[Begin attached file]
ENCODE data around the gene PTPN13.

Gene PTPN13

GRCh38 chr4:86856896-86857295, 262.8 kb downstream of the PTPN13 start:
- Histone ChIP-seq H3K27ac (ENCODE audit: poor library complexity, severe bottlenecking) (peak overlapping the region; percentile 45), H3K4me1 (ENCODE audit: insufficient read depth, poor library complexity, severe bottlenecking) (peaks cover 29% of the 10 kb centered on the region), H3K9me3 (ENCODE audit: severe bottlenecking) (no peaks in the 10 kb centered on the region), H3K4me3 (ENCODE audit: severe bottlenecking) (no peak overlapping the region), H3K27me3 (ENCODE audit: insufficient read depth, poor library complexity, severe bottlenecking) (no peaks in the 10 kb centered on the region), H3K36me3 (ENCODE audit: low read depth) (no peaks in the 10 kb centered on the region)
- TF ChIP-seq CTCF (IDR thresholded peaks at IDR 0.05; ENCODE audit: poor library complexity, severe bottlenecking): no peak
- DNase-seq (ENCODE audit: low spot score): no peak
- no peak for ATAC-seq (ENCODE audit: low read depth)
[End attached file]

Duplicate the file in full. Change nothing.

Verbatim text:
ENCODE data around the gene PTPN13.

Gene PTPN13

GRCh38 chr4:86856896-86857295, 262.8 kb downstream of the PTPN13 start:
- Histone ChIP-seq H3K27ac (ENCODE audit: poor library complexity, severe bottlenecking) (peak overlapping the region; percentile 45), H3K4me1 (ENCODE audit: insufficient read depth, poor library complexity, severe bottlenecking) (peaks cover 29% of the 10 kb centered on the region), H3K9me3 (ENCODE audit: severe bottlenecking) (no peaks in the 10 kb centered on the region), H3K4me3 (ENCODE audit: severe bottlenecking) (no peak overlapping the region), H3K27me3 (ENCODE audit: insufficient read depth, poor library complexity, severe bottlenecking) (no peaks in the 10 kb centered on the region), H3K36me3 (ENCODE audit: low read depth) (no peaks in the 10 kb centered on the region)
- TF ChIP-seq CTCF (IDR thresholded peaks at IDR 0.05; ENCODE audit: poor library complexity, severe bottlenecking): no peak
- DNase-seq (ENCODE audit: low spot score): no peak
- no peak for ATAC-seq (ENCODE audit: low read depth)